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Tomb Raider

As Hollywood runs out of ideas, its latest reboot to grace cinemas is Tomb Raider with the main character Lara Croft. With no sight of Angelina Jolie who set the tone for the two original films Alicia Vikander slips on the infamous sleeveless shirt to tackle the bad guys and save humanity.

What you have here is a slow burner, a movie that very slowly sets the story for clearly what will be if not a trilogy a series of Lara Croft inspired films. This isn’t to say it’s a bad film, but it is lacking all the things you have come to expect from these kinds of films. This feels like its setting up to be something similar to that of the Hunger Games with it’s strong leading lady that grows to become an icon. But with a reboot similar to that of Spider man and the many reboots that it’s taken because it just hasn’t worked.

Meet Lara Croft who has a winning attitude and doesn’t give up. Her father left her and a very privileged life when she was young only to not come back when she was a Teenager. Thought to be dead, Lara is asked to sign the papers not only declaring her father dead but also taking on the company and manor left to her by her father.

But in once last attempt to find her father Lara is left a trail of clues to his last whereabouts only to find a much more sinister search than she bargained for.

Leading the pack is Alicia Vikander playing Lara Croft. You’ll know her from Jason Bourne, The Danish Girl and The Man From U.N.C.L.E. With her husky voice and natural beauty, she seems to lack something that has come to be expected of Lara Croft. This is in no doubt because she is filling the shoes of Angelina Jolie. Understanding this is a complete reboot, the sassiness, quit wit and sense of fearlessness seems to be lost with this young Croft. But that isn’t to say Vikander will grow with the character as the series progresses.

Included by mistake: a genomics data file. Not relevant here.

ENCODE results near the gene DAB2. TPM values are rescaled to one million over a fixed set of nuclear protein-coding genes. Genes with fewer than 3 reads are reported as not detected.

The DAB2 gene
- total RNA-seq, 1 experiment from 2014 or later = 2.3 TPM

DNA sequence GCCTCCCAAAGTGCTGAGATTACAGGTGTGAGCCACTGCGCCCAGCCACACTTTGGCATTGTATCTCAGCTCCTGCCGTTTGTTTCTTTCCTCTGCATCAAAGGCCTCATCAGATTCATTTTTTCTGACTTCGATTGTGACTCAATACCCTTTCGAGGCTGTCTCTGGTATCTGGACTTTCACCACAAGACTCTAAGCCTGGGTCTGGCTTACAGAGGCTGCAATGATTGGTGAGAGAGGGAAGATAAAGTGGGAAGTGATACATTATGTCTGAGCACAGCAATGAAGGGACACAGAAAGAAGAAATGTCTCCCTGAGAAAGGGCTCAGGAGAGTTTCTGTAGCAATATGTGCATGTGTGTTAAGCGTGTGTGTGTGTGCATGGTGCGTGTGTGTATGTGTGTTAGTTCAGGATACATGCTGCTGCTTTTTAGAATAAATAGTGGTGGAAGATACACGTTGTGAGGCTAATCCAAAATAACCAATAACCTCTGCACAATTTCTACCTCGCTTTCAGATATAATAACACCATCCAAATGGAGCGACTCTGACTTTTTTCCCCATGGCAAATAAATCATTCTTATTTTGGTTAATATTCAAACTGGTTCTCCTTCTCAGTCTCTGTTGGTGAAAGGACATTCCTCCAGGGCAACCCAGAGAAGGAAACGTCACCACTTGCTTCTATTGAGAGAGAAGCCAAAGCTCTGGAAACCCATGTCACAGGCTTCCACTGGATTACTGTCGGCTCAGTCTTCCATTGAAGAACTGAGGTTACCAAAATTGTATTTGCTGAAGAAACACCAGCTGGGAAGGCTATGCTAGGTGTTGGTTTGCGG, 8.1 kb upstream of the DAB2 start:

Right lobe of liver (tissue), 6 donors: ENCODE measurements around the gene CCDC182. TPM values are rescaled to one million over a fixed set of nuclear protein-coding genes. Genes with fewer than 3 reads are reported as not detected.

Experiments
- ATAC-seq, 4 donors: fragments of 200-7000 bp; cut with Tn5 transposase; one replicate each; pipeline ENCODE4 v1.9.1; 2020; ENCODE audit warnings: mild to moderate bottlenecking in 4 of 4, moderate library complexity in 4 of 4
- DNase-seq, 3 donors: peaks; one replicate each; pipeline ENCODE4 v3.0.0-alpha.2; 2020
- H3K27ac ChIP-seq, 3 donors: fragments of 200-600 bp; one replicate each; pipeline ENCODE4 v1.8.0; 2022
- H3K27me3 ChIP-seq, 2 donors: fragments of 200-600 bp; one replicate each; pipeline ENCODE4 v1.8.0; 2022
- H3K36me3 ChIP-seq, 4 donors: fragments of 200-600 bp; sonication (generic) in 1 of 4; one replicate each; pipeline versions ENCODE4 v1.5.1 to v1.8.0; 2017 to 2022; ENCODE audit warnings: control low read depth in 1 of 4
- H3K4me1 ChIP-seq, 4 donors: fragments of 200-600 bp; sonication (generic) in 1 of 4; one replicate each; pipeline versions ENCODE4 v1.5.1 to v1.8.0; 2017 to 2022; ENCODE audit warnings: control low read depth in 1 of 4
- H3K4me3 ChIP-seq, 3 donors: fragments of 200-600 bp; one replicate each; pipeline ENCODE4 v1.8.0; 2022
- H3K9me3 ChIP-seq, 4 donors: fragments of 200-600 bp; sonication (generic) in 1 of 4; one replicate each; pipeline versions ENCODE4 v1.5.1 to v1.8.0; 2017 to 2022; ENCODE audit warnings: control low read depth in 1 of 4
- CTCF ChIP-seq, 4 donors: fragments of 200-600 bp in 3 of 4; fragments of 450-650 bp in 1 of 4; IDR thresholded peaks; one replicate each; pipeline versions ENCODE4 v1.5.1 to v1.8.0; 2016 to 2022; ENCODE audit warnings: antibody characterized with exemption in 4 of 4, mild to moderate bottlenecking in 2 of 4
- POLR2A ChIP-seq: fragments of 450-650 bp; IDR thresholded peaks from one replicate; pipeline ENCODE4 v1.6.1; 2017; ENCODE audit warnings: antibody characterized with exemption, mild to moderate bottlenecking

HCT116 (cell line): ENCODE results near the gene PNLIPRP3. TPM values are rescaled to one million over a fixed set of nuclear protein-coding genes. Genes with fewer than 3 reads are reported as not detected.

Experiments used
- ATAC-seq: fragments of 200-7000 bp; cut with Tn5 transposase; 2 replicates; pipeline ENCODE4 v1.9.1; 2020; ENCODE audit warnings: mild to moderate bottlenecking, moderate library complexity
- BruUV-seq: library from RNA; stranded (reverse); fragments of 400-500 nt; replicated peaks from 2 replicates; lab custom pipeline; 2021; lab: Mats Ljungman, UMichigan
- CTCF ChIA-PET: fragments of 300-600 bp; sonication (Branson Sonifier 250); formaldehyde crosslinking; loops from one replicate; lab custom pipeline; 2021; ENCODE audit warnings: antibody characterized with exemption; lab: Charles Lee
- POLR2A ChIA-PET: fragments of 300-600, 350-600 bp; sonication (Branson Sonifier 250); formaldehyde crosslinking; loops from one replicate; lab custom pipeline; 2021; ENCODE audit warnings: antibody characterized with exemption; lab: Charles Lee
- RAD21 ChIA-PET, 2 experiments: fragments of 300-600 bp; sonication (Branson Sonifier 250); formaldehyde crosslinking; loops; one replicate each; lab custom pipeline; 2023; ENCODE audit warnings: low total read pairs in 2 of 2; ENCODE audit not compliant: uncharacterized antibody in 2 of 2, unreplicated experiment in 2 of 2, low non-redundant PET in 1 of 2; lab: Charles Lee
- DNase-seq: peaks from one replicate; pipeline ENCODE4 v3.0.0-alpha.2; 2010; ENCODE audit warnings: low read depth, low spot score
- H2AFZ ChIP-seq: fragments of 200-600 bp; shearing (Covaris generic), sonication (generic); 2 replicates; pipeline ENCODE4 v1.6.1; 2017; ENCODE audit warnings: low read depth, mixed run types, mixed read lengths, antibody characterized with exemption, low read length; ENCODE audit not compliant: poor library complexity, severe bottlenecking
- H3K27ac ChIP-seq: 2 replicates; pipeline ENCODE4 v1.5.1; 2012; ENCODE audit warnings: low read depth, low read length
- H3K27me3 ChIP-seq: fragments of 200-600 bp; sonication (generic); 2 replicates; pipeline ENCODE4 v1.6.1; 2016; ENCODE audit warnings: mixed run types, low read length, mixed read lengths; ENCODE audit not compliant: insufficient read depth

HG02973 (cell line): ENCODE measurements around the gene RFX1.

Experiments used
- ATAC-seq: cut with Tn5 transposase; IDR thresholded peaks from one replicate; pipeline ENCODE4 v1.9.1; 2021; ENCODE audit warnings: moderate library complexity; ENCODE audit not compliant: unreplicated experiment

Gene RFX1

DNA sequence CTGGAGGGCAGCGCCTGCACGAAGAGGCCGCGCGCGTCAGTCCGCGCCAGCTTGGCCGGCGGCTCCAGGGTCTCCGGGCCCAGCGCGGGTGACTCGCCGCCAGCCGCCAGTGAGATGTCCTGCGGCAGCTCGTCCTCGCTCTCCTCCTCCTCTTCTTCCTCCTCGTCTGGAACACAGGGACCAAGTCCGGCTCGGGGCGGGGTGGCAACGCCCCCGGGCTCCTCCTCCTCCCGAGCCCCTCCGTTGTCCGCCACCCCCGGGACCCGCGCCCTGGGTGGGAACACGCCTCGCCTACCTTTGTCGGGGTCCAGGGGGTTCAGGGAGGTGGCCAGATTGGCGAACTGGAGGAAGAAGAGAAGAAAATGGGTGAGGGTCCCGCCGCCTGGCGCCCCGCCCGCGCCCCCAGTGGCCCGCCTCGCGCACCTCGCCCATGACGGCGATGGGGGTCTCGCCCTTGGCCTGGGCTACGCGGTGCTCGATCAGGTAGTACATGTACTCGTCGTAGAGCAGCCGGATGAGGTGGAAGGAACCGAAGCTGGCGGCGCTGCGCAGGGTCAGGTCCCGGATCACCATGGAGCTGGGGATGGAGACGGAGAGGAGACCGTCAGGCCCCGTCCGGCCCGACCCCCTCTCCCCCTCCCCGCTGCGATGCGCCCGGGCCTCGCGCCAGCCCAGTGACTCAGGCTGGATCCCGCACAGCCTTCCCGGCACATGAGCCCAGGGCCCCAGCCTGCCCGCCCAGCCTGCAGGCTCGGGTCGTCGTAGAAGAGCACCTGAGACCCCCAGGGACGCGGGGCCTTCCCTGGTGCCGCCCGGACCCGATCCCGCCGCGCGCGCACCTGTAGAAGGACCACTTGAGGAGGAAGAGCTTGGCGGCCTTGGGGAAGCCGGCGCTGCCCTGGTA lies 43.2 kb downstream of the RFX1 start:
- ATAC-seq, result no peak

Where this film lacks is in it’s “wow” moments or scenes, ideas, story lines that pull you in and make you leave thinking how “wow” said points are. Instead you are left thinking, is that the sound people really make when wounded, do people really get chased onto the exact boat they are looking for among hundreds.

While visually and also with the sound there is nothing amazing it also doesn’t disappoint. The film was basic and it didn’t try to do anything special or even “wow” the audience. From the originals you came to expect some amazing special effects. Not to mention some fancy fighting scenes and gizmos and gadgets. But you are left underwhelmed with this as she fights with a bow and arrow and almost every time taps out of a fight.

It’s hard not to compare this film to the previous Tomb Raider films despite it being a complete reboot and going back to her younger years. And without diving into the game adaptation on which the entire Lara Croft film franchise is built, this film as a stand alone is paving the way for what may be some great films. Until then, this will only just tickle the interest of a fan but by no means bring in a wealth of new fans.

Review by Jay Cook

Criterion 1
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